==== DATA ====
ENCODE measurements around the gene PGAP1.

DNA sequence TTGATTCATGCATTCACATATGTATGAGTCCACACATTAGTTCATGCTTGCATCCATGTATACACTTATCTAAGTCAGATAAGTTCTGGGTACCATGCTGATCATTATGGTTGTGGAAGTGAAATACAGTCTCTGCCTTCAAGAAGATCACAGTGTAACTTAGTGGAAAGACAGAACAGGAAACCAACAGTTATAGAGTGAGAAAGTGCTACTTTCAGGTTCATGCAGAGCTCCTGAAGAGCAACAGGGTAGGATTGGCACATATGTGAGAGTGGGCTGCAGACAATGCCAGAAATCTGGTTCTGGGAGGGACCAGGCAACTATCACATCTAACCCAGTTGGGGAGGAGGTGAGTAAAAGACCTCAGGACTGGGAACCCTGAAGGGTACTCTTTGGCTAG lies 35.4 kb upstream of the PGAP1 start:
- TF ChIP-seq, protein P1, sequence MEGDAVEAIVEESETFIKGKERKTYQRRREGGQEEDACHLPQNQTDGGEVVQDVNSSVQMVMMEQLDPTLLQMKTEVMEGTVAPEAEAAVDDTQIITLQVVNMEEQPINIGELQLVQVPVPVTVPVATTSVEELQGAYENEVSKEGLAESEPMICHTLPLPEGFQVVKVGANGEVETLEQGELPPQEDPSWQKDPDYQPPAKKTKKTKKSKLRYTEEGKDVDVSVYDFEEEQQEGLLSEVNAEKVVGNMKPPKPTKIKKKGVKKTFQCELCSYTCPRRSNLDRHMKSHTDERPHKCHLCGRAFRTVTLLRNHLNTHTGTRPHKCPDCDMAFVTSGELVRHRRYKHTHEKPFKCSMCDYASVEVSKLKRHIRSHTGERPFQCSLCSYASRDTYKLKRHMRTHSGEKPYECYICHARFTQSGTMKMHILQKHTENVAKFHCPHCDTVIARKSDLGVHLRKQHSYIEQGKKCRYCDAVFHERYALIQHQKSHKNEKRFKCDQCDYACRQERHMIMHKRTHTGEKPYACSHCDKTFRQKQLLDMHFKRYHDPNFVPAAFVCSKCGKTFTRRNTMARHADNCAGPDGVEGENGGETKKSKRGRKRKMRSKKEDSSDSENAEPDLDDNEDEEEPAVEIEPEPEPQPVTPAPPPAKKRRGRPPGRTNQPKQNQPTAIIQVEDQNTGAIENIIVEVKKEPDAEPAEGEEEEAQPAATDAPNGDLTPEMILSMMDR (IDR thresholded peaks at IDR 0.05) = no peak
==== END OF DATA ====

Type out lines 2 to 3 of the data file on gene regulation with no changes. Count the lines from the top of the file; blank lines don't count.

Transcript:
DNA sequence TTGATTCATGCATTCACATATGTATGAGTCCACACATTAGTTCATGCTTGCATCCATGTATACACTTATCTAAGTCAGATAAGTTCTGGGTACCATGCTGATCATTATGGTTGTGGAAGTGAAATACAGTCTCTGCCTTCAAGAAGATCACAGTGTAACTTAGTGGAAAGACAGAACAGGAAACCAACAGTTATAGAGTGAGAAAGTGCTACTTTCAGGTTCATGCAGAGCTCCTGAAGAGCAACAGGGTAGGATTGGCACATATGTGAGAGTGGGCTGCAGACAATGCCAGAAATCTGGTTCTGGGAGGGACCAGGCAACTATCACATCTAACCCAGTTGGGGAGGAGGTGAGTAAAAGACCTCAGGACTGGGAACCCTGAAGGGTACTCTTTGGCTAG lies 35.4 kb upstream of the PGAP1 start:
- TF ChIP-seq, protein P1, sequence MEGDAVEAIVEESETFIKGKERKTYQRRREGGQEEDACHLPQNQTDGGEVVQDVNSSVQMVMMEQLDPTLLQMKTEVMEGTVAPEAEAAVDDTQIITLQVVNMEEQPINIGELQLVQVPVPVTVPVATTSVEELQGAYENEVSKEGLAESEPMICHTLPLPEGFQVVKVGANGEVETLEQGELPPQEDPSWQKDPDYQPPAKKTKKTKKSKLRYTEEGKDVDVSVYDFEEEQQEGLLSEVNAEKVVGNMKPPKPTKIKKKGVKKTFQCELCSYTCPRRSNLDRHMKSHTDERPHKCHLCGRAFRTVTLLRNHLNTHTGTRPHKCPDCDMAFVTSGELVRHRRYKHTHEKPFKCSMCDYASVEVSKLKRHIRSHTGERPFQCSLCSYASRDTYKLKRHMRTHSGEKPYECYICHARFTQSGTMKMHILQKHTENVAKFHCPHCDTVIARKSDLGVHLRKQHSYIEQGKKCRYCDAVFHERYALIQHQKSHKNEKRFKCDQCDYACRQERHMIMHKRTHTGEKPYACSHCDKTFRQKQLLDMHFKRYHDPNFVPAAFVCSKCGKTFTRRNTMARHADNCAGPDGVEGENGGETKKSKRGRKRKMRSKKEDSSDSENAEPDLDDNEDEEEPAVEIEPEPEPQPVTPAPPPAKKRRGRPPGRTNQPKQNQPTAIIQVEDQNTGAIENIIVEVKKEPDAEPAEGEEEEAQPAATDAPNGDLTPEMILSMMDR (IDR thresholded peaks at IDR 0.05) = no peak